McClaughry: Economic freedom in Vermont

By John McClaughry

Our friends at New Hampshire’s Josiah Bartlett Center are applauding their state for being rated the most economically free state in the union, by the independent Fraser Institute in British Columbia, which has done the rankings for twenty years. Their Economic Freedom of North America report measures government spending, taxation and labor market restrictions using data from 2017, the most recent year of available data.

New Hampshire scored 7.93 out of 10 in this year’s report, well above its New England neighbors and far above lowest-ranked New York (4.49), which placed last for the fifth year in a row. Rounding out the top five freest states are Florida (2nd), Tennessee (3rd), Virginia (4th) and Texas (5th).

Of New Hampshire’s New England competitors, Connecticut ranked 13th, Massachusetts 17th, Maine 36th, Rhode Island 38th, and Vermont 47th. The only states below Vermont were Alaska, West Virginia, and in the cellar, New York.

The Bartlett Center explained that low taxes and limited government generate freedom and prosperity. Fred McMahon, the report co-author and the Walker Research Chair in Economic Freedom at the Fraser Institute, said: “When governments allow markets to decide what’s produced, how it’s produced and how much is produced, citizens enjoy greater levels of economic freedom.”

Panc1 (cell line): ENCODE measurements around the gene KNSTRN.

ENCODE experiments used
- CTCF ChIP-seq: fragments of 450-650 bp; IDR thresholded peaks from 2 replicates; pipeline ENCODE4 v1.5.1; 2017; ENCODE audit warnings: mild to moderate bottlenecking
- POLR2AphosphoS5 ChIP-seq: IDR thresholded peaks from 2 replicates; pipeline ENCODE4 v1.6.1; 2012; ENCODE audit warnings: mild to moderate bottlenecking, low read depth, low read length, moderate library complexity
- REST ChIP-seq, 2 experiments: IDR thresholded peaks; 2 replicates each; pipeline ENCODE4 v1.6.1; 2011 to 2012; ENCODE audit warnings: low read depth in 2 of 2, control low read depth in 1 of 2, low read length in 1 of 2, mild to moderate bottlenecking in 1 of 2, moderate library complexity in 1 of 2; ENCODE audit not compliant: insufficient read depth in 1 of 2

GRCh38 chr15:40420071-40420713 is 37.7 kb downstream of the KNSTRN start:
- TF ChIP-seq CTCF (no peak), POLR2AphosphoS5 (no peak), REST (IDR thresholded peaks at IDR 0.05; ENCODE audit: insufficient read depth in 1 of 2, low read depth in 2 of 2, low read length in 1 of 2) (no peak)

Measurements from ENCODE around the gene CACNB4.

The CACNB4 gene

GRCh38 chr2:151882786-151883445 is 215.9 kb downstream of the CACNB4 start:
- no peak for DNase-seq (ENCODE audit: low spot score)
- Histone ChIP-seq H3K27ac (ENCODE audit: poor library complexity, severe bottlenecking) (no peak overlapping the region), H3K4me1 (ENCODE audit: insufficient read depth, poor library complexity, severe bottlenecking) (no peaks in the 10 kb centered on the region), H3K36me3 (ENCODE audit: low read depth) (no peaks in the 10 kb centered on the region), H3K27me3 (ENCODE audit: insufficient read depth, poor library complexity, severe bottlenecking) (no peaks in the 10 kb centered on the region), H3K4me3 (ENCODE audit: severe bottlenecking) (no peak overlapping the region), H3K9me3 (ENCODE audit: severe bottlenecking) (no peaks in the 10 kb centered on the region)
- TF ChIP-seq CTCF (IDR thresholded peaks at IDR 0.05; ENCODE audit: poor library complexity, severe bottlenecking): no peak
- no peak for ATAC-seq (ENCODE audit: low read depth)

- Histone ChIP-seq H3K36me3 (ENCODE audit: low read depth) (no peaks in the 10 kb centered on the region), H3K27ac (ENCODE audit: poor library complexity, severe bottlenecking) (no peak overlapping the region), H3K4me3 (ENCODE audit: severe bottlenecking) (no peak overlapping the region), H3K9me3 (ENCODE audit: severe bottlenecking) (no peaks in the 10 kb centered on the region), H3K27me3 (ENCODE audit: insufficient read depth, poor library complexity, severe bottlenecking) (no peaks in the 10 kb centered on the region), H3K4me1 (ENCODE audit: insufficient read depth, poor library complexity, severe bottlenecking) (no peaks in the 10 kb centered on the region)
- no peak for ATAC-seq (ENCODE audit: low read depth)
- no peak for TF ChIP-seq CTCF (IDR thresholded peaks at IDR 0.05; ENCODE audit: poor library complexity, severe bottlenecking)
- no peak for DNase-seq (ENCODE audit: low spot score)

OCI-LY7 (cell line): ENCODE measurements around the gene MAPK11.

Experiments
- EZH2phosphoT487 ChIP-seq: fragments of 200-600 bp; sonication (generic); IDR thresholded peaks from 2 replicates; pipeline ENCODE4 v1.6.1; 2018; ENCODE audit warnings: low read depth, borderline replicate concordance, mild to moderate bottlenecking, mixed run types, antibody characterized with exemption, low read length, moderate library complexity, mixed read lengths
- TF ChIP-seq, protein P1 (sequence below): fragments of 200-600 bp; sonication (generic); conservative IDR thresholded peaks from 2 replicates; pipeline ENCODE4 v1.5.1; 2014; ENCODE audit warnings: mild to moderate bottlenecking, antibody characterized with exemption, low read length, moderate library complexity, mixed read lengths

How wonderful it would be if a majority of our political class spent as much effort on making Vermont economically free and prosperous, as they have trying to defeat the Menace of Climate Change.

John McClaughry is vice president of the Ethan Allen Institute. Reprinted with permission from the Ethan Allen Institute Blog.

4 thoughts on “McClaughry: Economic freedom in Vermont

  1. LOW taxes and LIMITED government are in part responsible for our next door neighbor’s success? As I’ve noted numerous times, it ain’t ROCKET SCIENCE!! The distance between Montpelier and Concord might just as well be a light year. Sad, but true.

    • Interesting thought on how far Montpelier is from Concord. Mentally it’s far further. At 186,000 miles / second X 60 (mins) X 60 (hrs) X 24 (day hours) X 365 (days) = 5.879e+12 miles (5,878,625,373,183.6 miles— 9,460,730,472,580.8 kilometers for our Canadian friends).

      The case of being night and day is easier to fathom. Realistically figuring, Montpelier can / will never see the light, too many negative VT gravity forces have attracted Flatlanders to moved here.

      Wish they would leave at the speed of light. Hop in their electric cars.

  2. I’m very glad for the citizens of New Hampshire. Unfortunately, Vermont isn’t likely to change. The climate Carpetbaggers have marked the classic hobo tree for those to follow. There will always be some bums coming along, looking for a chance at easy money in return. There’ll be climate change purveyors, hawkers for EB5 programs, and all sorts of shekel grabbers looking to fill their money pouches; Kings, Lord, and princes among petty thieves. And what will the citizens get? More economy breaking taxes and a heavy hand for those who work to support them. Now, this is as good a reason for people to be leaving Vermont in droves.

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